Pharmacists allegedly gave doctors rent and office staff in return for patient referrals and medically unnecessary prescriptions.
Two New York pharmacists have been arrested and charged with submitting false and fraudulent claims to Medicare and Medicaid for medically unnecessary prescriptions and over-the-counter products that were not actually dispensed. The indictment also charges the pharmacists with paying illegal kickbacks to doctors and patients.
The Anti-Kickback Statute prohibits offering, paying, soliciting, or receiving anything of value in exchange for referrals of items or services reimbursable by Medicare, Medicaid, or other federally-funded healthcare programs. The law was enacted to prevent healthcare providers from using financial incentives to encourage unnecessary or inappropriate medical treatment and services, which can lead to fraud and abuse in government healthcare programs.
The Anti-Kickback Statute applies to all healthcare providers who participate in federal healthcare programs, including doctors, pharmacists, hospitals, nursing homes, and medical device manufacturers.
Kickbacks to Doctors in the Form of Rent and Office Staff
The indictment asserts that the two pharmacists conspired with others to pay illegal kickbacks to doctors in the form of rent and office staff in return for medically unnecessary prescriptions filled at their pharmacies.
Under the Anti-Kickback Statute, pharmacists are prohibited from offering anything of value to healthcare providers, such as doctors or nurses, in exchange for referrals of patients who need prescription medications. “Anything of value” means what it says and is not limited to money. It also includes free or subsidized rent, office staff, and other non-monetary benefits.
While it is possible for doctors and pharmacists to enter into financial arrangements or relationships with one another, any such arrangement or relationship must be based on fair market value and may not be tied to the volume or value of patient referrals.
Kickbacks to Patients in the Form of Cash and Gift Certificates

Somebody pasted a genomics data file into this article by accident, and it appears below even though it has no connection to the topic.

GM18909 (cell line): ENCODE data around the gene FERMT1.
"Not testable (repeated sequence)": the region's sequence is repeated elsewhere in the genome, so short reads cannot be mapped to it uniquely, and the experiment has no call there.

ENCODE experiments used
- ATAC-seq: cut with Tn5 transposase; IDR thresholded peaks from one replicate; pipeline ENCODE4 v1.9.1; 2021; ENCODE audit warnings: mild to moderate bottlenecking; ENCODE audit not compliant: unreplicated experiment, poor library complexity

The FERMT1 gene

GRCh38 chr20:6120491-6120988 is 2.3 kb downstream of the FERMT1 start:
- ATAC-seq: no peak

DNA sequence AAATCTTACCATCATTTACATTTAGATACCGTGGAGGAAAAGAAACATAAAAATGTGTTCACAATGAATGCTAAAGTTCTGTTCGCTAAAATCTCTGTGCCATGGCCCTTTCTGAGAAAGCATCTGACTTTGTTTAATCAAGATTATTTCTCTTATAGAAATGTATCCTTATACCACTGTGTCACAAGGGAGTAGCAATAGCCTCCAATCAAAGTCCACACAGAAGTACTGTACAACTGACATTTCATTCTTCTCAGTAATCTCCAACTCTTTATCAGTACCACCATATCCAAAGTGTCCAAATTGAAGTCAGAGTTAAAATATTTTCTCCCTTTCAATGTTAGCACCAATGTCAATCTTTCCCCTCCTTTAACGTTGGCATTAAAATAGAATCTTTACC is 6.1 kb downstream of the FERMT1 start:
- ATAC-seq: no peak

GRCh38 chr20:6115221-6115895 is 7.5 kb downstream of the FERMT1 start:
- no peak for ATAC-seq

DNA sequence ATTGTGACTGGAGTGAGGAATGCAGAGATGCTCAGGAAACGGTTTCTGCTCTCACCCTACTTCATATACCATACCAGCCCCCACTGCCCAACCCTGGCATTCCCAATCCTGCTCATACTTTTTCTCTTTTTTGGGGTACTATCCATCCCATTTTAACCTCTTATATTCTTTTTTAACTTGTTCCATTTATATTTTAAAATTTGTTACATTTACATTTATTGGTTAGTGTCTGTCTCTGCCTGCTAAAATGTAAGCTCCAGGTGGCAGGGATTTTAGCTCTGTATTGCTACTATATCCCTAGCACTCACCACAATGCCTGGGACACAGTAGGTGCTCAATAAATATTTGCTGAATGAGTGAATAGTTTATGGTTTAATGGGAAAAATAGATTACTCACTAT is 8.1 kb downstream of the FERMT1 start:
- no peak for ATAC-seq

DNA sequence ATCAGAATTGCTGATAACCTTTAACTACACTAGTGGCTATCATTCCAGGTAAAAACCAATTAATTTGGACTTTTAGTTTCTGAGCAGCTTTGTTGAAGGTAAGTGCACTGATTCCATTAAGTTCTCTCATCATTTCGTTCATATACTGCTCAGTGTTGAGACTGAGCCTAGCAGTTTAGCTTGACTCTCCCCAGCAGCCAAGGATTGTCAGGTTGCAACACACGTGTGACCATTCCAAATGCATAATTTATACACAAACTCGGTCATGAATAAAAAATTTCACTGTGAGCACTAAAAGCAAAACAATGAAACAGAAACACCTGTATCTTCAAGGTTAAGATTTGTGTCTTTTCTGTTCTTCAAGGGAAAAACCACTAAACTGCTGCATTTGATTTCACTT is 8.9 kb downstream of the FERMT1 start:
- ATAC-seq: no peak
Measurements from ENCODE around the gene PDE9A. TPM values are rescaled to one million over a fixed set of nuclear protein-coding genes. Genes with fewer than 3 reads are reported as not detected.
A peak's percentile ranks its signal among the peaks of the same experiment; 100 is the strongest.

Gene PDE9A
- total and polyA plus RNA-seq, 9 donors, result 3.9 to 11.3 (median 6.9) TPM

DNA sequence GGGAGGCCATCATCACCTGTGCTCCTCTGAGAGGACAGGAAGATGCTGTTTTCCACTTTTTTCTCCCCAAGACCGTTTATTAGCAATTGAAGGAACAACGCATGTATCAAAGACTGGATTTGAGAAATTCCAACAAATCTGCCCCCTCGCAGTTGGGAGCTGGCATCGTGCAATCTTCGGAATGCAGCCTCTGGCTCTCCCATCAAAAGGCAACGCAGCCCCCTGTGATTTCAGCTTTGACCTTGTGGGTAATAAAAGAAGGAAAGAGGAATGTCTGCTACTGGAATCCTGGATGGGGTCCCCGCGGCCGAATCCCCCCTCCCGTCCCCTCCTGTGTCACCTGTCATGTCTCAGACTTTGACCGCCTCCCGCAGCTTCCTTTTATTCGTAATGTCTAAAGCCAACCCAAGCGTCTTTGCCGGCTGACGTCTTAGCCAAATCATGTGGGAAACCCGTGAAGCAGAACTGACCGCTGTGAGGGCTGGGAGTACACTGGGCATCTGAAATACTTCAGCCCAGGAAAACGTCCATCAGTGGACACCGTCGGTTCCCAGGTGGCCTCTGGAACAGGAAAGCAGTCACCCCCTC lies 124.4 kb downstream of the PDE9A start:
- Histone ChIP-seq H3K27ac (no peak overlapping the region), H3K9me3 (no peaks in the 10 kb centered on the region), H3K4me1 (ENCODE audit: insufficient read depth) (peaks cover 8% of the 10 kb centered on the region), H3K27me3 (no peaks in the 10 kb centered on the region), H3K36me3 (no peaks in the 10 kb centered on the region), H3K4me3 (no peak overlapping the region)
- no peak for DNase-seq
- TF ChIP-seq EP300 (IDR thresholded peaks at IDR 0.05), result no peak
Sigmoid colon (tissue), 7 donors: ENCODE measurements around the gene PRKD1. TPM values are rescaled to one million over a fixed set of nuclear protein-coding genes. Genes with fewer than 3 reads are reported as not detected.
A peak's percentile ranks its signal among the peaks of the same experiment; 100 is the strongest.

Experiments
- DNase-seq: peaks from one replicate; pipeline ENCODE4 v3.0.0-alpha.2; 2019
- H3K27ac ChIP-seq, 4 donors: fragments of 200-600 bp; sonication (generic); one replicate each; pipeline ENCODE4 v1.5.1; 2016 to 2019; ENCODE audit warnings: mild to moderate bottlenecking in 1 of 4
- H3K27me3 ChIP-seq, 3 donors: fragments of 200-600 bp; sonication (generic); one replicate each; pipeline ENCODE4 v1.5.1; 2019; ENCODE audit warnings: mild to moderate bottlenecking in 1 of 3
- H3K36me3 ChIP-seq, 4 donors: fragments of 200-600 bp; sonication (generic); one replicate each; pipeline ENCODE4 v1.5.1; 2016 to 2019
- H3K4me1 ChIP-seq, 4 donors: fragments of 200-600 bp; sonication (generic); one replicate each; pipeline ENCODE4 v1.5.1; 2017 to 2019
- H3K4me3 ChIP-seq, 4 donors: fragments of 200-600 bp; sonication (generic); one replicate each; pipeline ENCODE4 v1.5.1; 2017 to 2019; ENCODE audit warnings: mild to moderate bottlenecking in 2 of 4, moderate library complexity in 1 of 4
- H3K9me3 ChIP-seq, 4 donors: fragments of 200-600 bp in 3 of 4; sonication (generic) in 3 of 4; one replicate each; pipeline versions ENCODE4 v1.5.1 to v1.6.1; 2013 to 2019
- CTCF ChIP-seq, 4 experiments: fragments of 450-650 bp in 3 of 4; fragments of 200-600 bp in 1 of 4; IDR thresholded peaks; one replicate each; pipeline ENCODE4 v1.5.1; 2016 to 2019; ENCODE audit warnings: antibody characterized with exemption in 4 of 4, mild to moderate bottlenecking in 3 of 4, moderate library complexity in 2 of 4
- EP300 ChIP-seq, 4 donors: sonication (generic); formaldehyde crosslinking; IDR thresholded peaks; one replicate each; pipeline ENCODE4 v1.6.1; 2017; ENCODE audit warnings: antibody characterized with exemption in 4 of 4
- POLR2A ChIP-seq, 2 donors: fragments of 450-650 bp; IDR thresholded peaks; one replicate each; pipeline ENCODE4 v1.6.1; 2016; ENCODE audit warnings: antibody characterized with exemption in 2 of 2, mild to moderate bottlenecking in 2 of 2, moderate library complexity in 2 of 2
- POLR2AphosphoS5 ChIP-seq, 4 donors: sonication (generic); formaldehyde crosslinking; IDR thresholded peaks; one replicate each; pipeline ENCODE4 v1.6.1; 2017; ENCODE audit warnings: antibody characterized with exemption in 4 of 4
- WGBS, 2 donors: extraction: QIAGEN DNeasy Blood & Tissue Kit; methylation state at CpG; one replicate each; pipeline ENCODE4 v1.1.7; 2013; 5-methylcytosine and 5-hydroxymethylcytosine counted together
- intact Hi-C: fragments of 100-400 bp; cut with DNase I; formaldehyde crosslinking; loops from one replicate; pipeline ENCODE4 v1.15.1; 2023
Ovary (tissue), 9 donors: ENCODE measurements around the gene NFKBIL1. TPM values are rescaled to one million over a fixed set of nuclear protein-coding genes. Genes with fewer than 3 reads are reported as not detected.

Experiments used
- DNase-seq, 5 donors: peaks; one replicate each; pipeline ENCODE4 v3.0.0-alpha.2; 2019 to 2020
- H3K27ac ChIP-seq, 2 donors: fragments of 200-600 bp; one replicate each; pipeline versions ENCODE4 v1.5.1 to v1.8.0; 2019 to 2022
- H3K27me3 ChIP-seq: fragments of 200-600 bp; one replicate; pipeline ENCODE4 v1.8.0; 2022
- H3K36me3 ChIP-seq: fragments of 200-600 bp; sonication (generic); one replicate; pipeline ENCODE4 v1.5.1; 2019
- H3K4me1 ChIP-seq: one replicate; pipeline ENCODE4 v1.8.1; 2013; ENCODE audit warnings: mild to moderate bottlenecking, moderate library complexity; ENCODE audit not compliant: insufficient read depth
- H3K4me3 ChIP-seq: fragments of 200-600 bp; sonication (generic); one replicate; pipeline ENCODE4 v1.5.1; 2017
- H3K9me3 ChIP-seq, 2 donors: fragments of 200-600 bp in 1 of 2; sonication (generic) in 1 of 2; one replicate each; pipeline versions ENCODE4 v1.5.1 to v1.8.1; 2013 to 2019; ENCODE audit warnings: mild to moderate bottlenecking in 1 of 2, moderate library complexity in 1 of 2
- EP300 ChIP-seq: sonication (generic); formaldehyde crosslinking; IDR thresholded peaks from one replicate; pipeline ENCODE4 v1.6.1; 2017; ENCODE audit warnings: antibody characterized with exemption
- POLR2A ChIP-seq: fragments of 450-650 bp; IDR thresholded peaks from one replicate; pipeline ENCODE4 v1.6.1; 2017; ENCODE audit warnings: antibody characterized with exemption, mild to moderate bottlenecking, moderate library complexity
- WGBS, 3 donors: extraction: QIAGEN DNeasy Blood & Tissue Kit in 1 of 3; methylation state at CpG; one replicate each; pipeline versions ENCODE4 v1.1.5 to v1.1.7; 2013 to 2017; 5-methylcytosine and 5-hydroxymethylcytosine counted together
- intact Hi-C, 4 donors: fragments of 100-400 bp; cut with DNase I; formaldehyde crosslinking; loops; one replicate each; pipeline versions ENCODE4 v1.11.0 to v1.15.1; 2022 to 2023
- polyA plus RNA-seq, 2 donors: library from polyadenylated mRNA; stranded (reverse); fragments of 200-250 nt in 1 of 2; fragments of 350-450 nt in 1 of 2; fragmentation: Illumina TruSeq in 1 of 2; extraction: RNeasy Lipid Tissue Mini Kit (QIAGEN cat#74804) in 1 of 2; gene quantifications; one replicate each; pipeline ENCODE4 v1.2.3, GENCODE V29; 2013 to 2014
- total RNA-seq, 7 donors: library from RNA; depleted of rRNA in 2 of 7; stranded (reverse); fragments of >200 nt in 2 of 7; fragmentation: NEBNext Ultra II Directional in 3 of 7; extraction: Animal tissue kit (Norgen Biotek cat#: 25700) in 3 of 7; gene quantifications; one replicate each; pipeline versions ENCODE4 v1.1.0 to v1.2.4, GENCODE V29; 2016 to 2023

According to the indictment, the two pharmacists also conspired with others who gave cash and supermarket gift certificates to Medicare and Medicaid recipients in return for filling prescriptions at their pharmacies.
Under the Anti-Kickback Statute, pharmacists and other healthcare providers are prohibited from offering anything of value in exchange for referrals of items or services reimbursable by federal healthcare programs, such as Medicare or Medicaid.
There are limited exceptions and safe harbors that allow for certain types of gifts or arrangements that are not considered kickbacks. For example, a pharmacist may give patients gifts of minimal value that are not intended to induce patients to use a particular pharmacy. Gifts that are of nominal value, such as promotional items like pens, notepads, calendars, or other items that are worth less than $15 are generally permissible under the nominal value exception.
However, even gifts of nominal value must meet certain conditions to avoid violating the Anti-Kickback Statute. For example, the gift must not be conditioned on the patient’s purchase of a particular medication or service, and the gift must not be given in exchange for the patient’s referral or business.
Whistleblower Rewards for Reporting Kickbacks to Doctors and Patients
The penalties for violating the Anti-Kickback Statute are severe. In this case, the pharmacists face a maximum penalty of 10 years in prison for conspiracy to commit health care fraud, 20 years in prison for conspiracy to commit money laundering, and five years in prison for conspiracy to pay illegal health care kickbacks and bribes.
Kickbacks, however, are difficult to detect and prove. For that reason, the government pays financial rewards to whistleblowers who help discover and prove kickback schemes designed to defraud Medicare and Medicaid.
The rewards range from 15% to 30% of the amount recovered by the government. This often results in whistleblowers earning hundreds of thousands of dollars in rewards, and sometimes millions of dollars in reward money.
For example, in this case, the pharmacists are accused of submitting $26 million in false claims to Medicare and Medicaid as a result of the kickback scheme. The potential whistleblower reward, therefore, is between $3.9 million and $7.8 million.
If you have evidence of kickbacks being paid to doctors or patients who benefit from Medicare or Medicaid, you should contact an experienced whistleblower lawyer immediately to protect your rights. You may be eligible for a substantial reward and legal protections as a whistleblower.
To schedule a free and confidential consultation with an experienced whistleblower lawyer, call us today at (212) 601-2728.
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